iOS Attributed Accessibility Labels
Attributed accessibility labels are an incredible tool for making some next-level accessible experiences. They let you tell VoiceOver not just what to speak, but how to say it too.
accessibilityAttributedLabel property you can provide an
NSAttributedString to VoiceOver, much the same way you would provide an
NSAttributedString to a label’s
attributedText property to display a string with an underline or character colour for example. The difference here is that all of our attributes are instructions for VoiceOver.
In the below example, we’re adding a pitch change to the word ‘best’ where in displayed text we might add a bold attribute to add emphasis. This means that your VoiceOver users will get a comparable experience to sighted users rather than a cut down one. This is the ultimate aim of digital accessibility. Create a comparable, inclusive interaction with your users, regardless of their abilities. Always ensure your text is localised and perform proper range calculations in your code, rather than hard coding everything as I am in this example.
let attributedString = NSMutableAttributedString(string: "This is the best app on the App Store!") let range = attributedString.string.range(of: "best") attributedString.addAttributes([. accessibilitySpeechPitch: 1.5], range: range) appDescription?.accessibilityAttributedLabel = attributedString
Much like visual
NSAttributedStrings, there are several attributes to pick from to get the effect you’re aiming for.
This attribute allows you to be explicit about the language VoiceOver uses to read a string. This is useful if you have multiple languages in your app. The attribute takes an argument representing the language you want VoiceOver to use in the BCP47 format such as this example for Latin American Spanish
Spelling out the text is the ideal solution to the reference number problem we discussed in the previous post. This attribute lets you keep a neat visual string of ‘1234’, but when marked with
[.accessibilitySpeechSpellOut: true] this is read by VoiceOver as ‘1 2 3 4’.
You can use phonetic Notation to give VoiceOver exact instructions about how it should pronounce a word. VoiceOver’s pronunciation is not always perfect, and while this is usually still understandable by your customer, there are instances where you might want to be more prescriptive. Your brand name is a great example of this, as VoiceOver may not read this exactly as your brand expects.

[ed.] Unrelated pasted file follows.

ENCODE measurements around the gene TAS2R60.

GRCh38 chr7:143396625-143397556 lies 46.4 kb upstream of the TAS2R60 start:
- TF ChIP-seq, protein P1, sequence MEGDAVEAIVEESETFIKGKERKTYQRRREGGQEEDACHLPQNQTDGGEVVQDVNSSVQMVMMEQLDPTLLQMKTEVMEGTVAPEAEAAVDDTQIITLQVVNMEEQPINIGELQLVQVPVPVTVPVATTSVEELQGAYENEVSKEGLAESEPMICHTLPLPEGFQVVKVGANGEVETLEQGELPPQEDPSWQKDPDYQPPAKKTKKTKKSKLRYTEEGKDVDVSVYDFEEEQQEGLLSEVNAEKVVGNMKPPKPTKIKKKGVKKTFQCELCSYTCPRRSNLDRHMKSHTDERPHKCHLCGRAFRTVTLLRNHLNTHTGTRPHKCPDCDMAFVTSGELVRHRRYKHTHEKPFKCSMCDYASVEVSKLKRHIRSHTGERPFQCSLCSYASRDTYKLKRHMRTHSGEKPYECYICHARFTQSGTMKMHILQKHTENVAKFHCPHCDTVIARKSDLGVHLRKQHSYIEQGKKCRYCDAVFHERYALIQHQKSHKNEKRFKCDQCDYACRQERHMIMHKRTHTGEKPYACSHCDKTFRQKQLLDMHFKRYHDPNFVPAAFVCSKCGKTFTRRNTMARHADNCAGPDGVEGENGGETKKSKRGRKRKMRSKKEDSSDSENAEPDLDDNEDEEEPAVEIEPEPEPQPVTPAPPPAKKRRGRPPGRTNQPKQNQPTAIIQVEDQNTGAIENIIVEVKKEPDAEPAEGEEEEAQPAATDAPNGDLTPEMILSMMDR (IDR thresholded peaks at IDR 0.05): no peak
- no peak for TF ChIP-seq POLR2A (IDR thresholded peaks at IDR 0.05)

Words you use commonly in your app that have a specific domain meaning are another great use. For example, VoiceOver can’t pronounce the word ‘expiry’ correctly. In the UK this word is used on credit cards as ‘expiration’ would be in the US. Meaning any app in the UK handling credit card data should probably use this technique to ensure customers understand what data they need to enter in a form.
Homonyms are another good example. In the BBC Sounds app, users are offered the opportunity to listen to ‘live radio’. unfortunately, VoiceOver appears to be instructing the user to ‘liv radio’. This can be fixed using the
.accessibilitySpeechIPANotation attribute and providing an IPA string, such as this example:
let attributedString = NSMutableAttributedString(string: "Live radio") let range = attributedString.string.range(of: "Live") attributedString.addAttributes([.accessibilitySpeechIPANotation: "līv"], range: range) liveRadio?.accessibilityAttributedLabel = attributedString
This attribute allows us to tell VoiceOver to read all punctuation. This can be useful if your app features code or some other technical notation. Be sure to apply
[.accessibilitySpeechPunctuation: true] only to the range that contains your code, otherwise listening to the result will take a while.
- Daniel Devesa Developing Accessible iOS Apps: Support VoiceOver, Dynamic Type, and More
- Rob Whitaker Developing Inclusive Mobile Apps: Building Accessible Apps for iOS and Android
This is the last article in the series of posts about iOS’ accessibility labels, so the next step is to go ahead and make some incredible accessible apps!